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Arizona students hit by recession

Robyn Jacobs, Agua Fria Union High School District's liaison for the homeless, helps organize the distribution of boxes of backpacks, food, books and school supplies from Feed the Children. The goods benefit homeless students across the Valley.

Robyn Jacobs, Agua Fria Union High School District's liaison for the homeless, helps organize the distribution of boxes of backpacks, food, books and school supplies from Feed the Children. The goods benefit homeless students across the Valley.

The recession’s effect on employment and housing has trickled down to Arizona’s students. As parents lose their jobs and homes, a growing number of students are now classified as homeless.

The number of homeless students increased 8 percent statewide from the 2006-07 school year to last school year, totaling 20,726 children, according to the Arizona Department of Education. Officials expect that segment of the student population to climb at least 10 percent this school year.

“We’re projecting the increase because the foreclosures have skyrocketed over the last year,” said Frank Migali, the department’s homeless-education coordinator. “People are having to move in with family members. We’re just seeing a whole new face of homelessness.”

The homeless problem is creating an extra financial burden on districts, which already face mounting budgetary challenges.

Some districts are forming partnerships with non-profit groups to help with basic needs.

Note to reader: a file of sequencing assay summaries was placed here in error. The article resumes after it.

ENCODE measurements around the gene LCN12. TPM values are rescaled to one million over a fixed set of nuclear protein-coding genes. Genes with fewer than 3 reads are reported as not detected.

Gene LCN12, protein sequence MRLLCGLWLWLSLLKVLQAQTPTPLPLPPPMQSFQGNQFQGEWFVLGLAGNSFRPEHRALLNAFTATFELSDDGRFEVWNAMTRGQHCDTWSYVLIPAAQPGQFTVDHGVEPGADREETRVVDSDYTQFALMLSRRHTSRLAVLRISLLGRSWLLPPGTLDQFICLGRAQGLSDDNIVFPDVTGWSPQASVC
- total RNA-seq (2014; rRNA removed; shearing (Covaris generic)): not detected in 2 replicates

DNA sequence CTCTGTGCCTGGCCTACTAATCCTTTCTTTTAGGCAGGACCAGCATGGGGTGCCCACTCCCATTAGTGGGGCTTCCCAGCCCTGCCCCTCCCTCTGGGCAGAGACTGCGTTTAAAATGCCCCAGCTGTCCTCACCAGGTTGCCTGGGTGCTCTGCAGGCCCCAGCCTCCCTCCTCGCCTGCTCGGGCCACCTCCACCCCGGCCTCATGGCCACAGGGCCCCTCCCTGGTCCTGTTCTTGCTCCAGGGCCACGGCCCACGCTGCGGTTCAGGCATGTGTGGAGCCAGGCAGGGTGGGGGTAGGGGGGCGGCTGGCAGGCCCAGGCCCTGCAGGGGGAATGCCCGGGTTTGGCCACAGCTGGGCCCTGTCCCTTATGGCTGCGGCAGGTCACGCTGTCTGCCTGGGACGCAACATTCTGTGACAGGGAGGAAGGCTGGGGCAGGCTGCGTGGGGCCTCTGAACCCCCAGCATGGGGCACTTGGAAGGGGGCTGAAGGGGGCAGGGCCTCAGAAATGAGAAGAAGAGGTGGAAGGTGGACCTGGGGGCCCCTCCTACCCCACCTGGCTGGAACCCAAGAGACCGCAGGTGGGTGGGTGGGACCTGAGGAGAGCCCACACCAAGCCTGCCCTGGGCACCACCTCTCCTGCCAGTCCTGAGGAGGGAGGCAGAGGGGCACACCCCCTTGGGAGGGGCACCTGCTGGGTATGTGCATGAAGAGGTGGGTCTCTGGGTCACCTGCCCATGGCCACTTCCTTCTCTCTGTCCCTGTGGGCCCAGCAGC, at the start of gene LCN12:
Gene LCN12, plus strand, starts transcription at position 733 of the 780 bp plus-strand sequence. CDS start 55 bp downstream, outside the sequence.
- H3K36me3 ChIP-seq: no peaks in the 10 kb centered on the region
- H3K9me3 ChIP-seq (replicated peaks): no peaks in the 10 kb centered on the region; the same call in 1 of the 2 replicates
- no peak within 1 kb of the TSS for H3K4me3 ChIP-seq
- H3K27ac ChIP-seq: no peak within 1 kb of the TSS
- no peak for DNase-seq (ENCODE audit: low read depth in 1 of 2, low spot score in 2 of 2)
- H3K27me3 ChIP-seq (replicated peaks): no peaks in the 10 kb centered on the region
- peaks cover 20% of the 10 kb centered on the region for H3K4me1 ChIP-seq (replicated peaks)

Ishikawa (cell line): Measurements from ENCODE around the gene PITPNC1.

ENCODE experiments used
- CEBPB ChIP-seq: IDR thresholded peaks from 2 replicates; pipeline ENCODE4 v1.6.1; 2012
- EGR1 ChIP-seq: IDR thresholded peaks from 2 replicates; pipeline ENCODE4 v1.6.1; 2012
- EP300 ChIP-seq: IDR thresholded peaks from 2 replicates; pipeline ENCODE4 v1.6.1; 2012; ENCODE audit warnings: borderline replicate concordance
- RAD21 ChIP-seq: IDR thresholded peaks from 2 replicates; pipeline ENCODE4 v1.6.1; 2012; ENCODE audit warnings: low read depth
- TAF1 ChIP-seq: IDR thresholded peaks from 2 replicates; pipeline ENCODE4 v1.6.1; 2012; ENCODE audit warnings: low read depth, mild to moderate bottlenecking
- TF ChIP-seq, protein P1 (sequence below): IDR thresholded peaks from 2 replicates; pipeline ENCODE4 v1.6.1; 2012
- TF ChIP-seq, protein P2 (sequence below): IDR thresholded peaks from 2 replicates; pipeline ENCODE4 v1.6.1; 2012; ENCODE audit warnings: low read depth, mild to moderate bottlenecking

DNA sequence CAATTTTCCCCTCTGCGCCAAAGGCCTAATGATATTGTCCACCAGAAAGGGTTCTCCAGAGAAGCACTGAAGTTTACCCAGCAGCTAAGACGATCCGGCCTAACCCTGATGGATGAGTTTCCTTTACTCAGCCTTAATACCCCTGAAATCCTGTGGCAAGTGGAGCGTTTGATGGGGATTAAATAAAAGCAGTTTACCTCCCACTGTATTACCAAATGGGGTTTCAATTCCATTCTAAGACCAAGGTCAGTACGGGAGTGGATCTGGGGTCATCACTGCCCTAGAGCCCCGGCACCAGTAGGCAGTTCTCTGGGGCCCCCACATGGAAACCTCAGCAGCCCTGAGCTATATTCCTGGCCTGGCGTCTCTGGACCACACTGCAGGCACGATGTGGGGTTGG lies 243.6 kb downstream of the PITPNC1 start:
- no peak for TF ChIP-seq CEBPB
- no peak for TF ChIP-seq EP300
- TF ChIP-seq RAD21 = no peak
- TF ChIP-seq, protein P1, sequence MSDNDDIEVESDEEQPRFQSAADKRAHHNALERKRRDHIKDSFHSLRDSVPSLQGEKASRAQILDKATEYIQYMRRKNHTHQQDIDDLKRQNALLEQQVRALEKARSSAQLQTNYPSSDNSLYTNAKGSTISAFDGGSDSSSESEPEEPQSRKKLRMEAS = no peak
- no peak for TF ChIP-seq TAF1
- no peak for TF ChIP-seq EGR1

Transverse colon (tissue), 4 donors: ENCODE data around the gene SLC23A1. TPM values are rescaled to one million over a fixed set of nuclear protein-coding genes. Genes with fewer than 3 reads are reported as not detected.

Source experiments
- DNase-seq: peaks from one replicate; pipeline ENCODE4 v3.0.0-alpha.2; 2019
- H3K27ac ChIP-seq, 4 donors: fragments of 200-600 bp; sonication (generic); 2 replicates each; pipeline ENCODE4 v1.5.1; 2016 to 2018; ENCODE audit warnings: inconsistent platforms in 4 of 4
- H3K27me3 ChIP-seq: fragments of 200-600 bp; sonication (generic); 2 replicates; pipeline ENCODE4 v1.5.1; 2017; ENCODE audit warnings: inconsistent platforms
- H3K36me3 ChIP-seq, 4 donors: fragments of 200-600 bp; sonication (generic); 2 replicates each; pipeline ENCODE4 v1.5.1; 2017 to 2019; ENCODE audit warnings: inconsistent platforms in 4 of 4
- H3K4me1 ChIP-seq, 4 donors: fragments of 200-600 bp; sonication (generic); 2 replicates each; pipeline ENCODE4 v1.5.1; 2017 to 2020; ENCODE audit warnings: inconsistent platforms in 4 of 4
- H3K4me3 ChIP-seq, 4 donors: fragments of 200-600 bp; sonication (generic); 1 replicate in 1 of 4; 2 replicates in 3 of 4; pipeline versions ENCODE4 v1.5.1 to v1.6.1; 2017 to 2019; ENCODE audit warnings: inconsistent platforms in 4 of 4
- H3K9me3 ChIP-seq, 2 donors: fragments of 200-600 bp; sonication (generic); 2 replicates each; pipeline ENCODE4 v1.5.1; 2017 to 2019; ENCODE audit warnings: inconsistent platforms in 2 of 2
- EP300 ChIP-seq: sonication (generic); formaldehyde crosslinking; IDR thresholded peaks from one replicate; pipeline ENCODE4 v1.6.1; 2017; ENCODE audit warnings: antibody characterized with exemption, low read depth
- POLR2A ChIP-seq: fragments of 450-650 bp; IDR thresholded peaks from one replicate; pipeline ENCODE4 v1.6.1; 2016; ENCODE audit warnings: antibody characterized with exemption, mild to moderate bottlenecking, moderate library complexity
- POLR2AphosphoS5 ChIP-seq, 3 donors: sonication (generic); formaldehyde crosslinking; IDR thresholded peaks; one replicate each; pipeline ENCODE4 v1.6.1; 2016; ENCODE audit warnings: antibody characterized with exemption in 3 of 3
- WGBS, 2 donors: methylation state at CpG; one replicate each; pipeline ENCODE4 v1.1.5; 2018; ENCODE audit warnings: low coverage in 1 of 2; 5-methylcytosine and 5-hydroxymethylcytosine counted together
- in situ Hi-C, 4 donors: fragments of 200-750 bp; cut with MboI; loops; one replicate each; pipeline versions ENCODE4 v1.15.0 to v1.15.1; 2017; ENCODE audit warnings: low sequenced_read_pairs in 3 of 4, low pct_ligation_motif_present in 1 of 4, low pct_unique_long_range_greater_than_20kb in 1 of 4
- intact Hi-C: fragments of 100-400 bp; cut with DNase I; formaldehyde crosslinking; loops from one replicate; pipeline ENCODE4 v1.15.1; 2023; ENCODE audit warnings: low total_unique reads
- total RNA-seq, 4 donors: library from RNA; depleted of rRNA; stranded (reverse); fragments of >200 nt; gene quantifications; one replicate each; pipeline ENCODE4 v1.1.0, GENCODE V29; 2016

They also say the number of homeless students is actually higher than what is reported to the state.

In the southwest Valley, the Agua Fria Union High School District’s homeless population more than doubled from the previous school year, with another semester still to go.

“We’ve got families who are losing jobs,” said Robyn Jacobs, homeless liaison for the district. “The foreclosures definitely don’t help.”

Agua Fria is teaming with Feed the Children, an international relief organization, to distribute almost 2,000 backpacks filled with school supplies, books and emergency food packages to homeless students throughout the Valley.

“We’re trying to reach as many children as possible,” said Erin Carlstrom, director of education programs for Feed the Children. “It’s connected with people beyond our wildest expectations. We just want to keep kids in school.”

Last week, a truck with boxes of food, books, supplies and backpacks arrived at the Agua Fria district bus yard in Avondale. Nearly 30 people from Paradise Valley Unified, Avondale, Litchfield, Roosevelt and Washington elementary-school districts waited to help unload the donations.

Feed the Children gives away 100,000 backpacks a year nationwide. This was its first stop in Arizona since the agency’s backpack program started three years ago.

“When our resources are tight, partnering with national organizations really helps because it brought in backpacks and school supplies for kids in Arizona,” Migali said.

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Federal definition of child homelessness

There are 1.3 million homeless children in the U.S., according to Feed the Children.

Local educators note that homelessness has larger parameters than many normally consider. Federal legislation defines child homelessness by six standards:

• Sharing housing due to economic hardship or loss of housing.

• Living in motels, hotels or campgrounds due to lack of alternative accommodations.

• Living in emergency or transitional housing.

• Living in cars, public spaces, abandoned buildings or substandard housing.

• Primary nighttime residence is not ordinarily used as regular sleeping accommodations.

• Awaiting foster-care placement.

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